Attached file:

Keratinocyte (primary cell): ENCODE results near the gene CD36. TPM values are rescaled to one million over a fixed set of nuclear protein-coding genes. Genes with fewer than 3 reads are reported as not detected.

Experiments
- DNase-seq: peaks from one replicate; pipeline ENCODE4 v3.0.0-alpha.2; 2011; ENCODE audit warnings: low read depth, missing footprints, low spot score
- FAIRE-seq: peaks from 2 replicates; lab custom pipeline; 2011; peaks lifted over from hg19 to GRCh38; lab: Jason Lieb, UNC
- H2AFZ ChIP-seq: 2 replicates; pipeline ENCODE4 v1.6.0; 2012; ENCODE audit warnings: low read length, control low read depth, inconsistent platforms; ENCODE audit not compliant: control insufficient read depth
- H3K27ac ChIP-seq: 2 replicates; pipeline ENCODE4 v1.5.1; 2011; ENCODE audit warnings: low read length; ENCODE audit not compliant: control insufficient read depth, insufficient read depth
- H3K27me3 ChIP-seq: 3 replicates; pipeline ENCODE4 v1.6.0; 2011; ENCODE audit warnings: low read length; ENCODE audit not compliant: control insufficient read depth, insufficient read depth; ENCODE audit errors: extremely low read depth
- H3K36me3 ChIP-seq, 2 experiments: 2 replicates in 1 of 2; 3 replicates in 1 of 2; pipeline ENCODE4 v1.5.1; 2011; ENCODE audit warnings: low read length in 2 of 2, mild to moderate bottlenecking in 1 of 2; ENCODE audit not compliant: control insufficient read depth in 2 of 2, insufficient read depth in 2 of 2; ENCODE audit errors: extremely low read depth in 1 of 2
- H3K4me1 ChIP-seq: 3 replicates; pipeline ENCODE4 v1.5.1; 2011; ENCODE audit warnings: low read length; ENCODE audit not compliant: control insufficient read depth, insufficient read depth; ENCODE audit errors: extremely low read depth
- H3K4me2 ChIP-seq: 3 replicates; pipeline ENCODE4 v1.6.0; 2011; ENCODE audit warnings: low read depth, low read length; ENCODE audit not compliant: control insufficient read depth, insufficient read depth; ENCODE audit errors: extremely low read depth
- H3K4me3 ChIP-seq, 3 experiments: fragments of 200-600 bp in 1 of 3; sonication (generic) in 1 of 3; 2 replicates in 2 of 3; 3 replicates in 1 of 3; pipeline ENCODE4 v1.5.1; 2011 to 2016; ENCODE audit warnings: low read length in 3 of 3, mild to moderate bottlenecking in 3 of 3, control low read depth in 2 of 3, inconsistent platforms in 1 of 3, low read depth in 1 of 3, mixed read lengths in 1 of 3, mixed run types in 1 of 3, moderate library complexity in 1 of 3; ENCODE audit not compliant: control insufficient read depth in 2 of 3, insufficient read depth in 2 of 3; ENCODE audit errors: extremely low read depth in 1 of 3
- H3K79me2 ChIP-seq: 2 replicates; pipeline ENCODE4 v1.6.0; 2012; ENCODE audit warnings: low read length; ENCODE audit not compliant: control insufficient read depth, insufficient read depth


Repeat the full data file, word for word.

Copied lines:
Keratinocyte (primary cell): ENCODE results near the gene CD36. TPM values are rescaled to one million over a fixed set of nuclear protein-coding genes. Genes with fewer than 3 reads are reported as not detected.

Experiments
- DNase-seq: peaks from one replicate; pipeline ENCODE4 v3.0.0-alpha.2; 2011; ENCODE audit warnings: low read depth, missing footprints, low spot score
- FAIRE-seq: peaks from 2 replicates; lab custom pipeline; 2011; peaks lifted over from hg19 to GRCh38; lab: Jason Lieb, UNC
- H2AFZ ChIP-seq: 2 replicates; pipeline ENCODE4 v1.6.0; 2012; ENCODE audit warnings: low read length, control low read depth, inconsistent platforms; ENCODE audit not compliant: control insufficient read depth
- H3K27ac ChIP-seq: 2 replicates; pipeline ENCODE4 v1.5.1; 2011; ENCODE audit warnings: low read length; ENCODE audit not compliant: control insufficient read depth, insufficient read depth
- H3K27me3 ChIP-seq: 3 replicates; pipeline ENCODE4 v1.6.0; 2011; ENCODE audit warnings: low read length; ENCODE audit not compliant: control insufficient read depth, insufficient read depth; ENCODE audit errors: extremely low read depth
- H3K36me3 ChIP-seq, 2 experiments: 2 replicates in 1 of 2; 3 replicates in 1 of 2; pipeline ENCODE4 v1.5.1; 2011; ENCODE audit warnings: low read length in 2 of 2, mild to moderate bottlenecking in 1 of 2; ENCODE audit not compliant: control insufficient read depth in 2 of 2, insufficient read depth in 2 of 2; ENCODE audit errors: extremely low read depth in 1 of 2
- H3K4me1 ChIP-seq: 3 replicates; pipeline ENCODE4 v1.5.1; 2011; ENCODE audit warnings: low read length; ENCODE audit not compliant: control insufficient read depth, insufficient read depth; ENCODE audit errors: extremely low read depth
- H3K4me2 ChIP-seq: 3 replicates; pipeline ENCODE4 v1.6.0; 2011; ENCODE audit warnings: low read depth, low read length; ENCODE audit not compliant: control insufficient read depth, insufficient read depth; ENCODE audit errors: extremely low read depth
- H3K4me3 ChIP-seq, 3 experiments: fragments of 200-600 bp in 1 of 3; sonication (generic) in 1 of 3; 2 replicates in 2 of 3; 3 replicates in 1 of 3; pipeline ENCODE4 v1.5.1; 2011 to 2016; ENCODE audit warnings: low read length in 3 of 3, mild to moderate bottlenecking in 3 of 3, control low read depth in 2 of 3, inconsistent platforms in 1 of 3, low read depth in 1 of 3, mixed read lengths in 1 of 3, mixed run types in 1 of 3, moderate library complexity in 1 of 3; ENCODE audit not compliant: control insufficient read depth in 2 of 3, insufficient read depth in 2 of 3; ENCODE audit errors: extremely low read depth in 1 of 3
- H3K79me2 ChIP-seq: 2 replicates; pipeline ENCODE4 v1.6.0; 2012; ENCODE audit warnings: low read length; ENCODE audit not compliant: control insufficient read depth, insufficient read depth